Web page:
The formation of Christ in the believer is not to be reduced to a sharing, on the part of the believer, in the faith of Christ and the concomitant abandonment of relying on works of the law. The Christian, in Paul’s view, does not reject the works of the Torah simply to rely on “faith alone” (whether Christ’s or his or her own). Rather, the Christian relies on that which faith has allowed him or her to receive—the Holy Spirit, which is truly that which stands in contrast with Torah in Galatians, and not “faith.” “Faith in Jesus Christ” is an abbreviated expression for “relying on that which trusting Jesus has brought to the one who trusts,” namely, the actual benefits of Christ’s passion, death, and resurrection. In Galatians, the most fully foregrounded of these benefits is the Holy Spirit, that divine, indwelling gift who empowers the recipient for, and guides the recipient into, a life of righteousness, that is, conformity with the righteous demands of the God who will judge the living and the dead. Paul expresses this end result more eloquently as “Christ living in me” (Gal 2:20) or “Christ [being] fully formed in you” (Gal 4:19).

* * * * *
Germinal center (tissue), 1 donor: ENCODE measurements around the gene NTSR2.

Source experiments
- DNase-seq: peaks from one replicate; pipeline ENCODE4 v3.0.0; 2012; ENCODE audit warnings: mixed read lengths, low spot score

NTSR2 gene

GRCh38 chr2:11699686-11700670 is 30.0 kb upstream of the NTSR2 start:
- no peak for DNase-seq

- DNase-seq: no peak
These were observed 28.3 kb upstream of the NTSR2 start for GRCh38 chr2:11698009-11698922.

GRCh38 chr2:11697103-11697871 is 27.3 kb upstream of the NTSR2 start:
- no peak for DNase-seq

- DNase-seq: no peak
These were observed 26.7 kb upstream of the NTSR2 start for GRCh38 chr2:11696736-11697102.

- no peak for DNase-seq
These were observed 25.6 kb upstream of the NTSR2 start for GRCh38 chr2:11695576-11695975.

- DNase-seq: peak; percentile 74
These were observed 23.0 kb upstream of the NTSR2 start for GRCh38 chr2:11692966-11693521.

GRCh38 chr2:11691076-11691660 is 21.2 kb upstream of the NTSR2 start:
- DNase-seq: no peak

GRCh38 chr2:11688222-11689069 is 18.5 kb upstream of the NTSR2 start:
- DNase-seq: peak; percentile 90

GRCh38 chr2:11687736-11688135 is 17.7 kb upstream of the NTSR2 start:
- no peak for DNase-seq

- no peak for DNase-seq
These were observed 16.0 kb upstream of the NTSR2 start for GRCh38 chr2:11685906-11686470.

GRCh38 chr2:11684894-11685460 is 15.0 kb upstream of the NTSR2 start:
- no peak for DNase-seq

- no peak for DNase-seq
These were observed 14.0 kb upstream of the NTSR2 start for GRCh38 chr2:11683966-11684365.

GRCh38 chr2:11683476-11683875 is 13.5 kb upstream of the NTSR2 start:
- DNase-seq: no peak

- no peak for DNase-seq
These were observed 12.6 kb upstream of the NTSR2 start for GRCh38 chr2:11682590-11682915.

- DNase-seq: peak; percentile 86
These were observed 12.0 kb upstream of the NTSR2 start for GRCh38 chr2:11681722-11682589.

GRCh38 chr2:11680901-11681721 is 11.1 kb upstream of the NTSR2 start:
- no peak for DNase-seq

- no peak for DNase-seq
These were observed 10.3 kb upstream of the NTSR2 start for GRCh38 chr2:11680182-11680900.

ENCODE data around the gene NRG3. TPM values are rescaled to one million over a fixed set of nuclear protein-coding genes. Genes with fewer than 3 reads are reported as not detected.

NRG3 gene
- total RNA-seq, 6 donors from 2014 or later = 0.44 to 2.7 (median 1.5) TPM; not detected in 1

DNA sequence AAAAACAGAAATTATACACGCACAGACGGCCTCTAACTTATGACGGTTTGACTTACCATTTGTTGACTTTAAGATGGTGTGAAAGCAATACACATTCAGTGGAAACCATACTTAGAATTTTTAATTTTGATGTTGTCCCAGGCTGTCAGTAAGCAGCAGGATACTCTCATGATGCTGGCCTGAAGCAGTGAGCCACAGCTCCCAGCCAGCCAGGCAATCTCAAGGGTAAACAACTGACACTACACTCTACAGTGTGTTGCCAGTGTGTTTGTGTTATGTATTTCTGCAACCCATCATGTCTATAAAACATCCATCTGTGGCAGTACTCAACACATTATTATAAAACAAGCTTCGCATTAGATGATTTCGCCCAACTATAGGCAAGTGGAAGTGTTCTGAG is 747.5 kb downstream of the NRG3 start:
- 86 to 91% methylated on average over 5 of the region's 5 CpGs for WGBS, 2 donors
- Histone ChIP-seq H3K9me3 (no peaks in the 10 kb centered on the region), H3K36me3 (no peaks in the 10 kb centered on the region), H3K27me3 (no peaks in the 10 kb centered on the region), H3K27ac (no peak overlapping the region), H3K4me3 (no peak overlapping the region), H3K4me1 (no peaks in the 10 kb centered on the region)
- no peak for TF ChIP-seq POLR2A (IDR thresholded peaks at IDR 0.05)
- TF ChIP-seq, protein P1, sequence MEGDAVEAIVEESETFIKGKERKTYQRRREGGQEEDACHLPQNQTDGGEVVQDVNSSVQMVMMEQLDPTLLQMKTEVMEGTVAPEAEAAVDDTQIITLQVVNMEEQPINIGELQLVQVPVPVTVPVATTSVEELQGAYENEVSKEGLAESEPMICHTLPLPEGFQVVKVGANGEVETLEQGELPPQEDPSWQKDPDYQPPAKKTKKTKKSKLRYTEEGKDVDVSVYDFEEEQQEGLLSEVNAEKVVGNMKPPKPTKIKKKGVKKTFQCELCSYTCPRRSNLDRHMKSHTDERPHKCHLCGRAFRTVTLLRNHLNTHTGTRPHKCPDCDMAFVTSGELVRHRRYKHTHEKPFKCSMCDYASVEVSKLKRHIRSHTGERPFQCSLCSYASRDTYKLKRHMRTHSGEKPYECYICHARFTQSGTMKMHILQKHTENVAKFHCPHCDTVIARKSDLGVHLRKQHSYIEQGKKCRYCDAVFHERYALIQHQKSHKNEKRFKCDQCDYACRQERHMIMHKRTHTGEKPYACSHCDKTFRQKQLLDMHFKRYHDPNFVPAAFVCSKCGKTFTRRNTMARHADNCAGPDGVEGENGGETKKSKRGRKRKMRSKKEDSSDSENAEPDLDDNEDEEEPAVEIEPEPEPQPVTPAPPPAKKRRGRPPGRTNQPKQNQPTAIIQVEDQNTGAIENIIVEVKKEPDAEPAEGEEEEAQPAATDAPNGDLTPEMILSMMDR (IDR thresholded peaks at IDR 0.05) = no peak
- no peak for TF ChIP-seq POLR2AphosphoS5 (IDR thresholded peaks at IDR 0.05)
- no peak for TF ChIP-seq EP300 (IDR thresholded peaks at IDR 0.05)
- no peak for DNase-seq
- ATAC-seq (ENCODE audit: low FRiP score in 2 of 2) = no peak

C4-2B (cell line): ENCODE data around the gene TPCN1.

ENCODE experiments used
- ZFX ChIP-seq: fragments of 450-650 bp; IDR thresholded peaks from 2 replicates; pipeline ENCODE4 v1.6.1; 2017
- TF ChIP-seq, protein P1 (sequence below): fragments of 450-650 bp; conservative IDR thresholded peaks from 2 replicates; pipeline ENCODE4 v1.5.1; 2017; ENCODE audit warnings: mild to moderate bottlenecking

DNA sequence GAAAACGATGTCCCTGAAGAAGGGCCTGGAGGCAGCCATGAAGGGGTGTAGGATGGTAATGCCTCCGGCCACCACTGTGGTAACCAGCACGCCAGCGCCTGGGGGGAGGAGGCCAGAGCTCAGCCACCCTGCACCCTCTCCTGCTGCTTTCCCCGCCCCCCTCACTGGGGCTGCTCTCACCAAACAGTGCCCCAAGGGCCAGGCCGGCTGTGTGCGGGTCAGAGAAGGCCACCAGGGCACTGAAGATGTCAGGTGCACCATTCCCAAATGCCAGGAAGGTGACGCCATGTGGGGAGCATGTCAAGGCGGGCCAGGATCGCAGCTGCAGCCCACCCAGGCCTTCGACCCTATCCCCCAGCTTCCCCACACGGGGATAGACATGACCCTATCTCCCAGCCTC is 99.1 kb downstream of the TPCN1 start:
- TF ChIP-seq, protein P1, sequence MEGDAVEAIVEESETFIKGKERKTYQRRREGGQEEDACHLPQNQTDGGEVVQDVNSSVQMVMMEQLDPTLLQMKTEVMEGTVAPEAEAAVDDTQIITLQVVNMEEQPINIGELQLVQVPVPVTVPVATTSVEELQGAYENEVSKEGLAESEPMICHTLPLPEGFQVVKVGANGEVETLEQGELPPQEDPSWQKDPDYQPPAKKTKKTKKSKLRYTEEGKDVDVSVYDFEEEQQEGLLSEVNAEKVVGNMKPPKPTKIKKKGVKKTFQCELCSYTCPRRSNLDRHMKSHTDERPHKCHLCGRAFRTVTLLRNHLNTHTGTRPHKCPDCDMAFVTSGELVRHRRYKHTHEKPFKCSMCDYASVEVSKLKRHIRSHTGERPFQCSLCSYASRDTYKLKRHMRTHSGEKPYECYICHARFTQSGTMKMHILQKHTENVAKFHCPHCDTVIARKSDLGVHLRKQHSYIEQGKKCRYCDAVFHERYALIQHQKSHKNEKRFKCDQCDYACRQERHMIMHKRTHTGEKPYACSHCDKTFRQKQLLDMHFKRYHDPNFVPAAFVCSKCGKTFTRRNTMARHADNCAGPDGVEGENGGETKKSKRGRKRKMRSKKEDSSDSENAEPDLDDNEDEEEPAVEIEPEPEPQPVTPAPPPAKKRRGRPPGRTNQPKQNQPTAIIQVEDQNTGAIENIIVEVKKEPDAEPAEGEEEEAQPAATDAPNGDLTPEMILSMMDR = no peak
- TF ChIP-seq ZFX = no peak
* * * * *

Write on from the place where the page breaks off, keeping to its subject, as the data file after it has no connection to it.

David A. deSilva, The Letter to the Galatians, ed. Ned B. Stonehouse et al., The New International Commentary on the New Testament (Grand Rapids, MI: William B. Eerdmans Publishing Company, 2018), 386–387.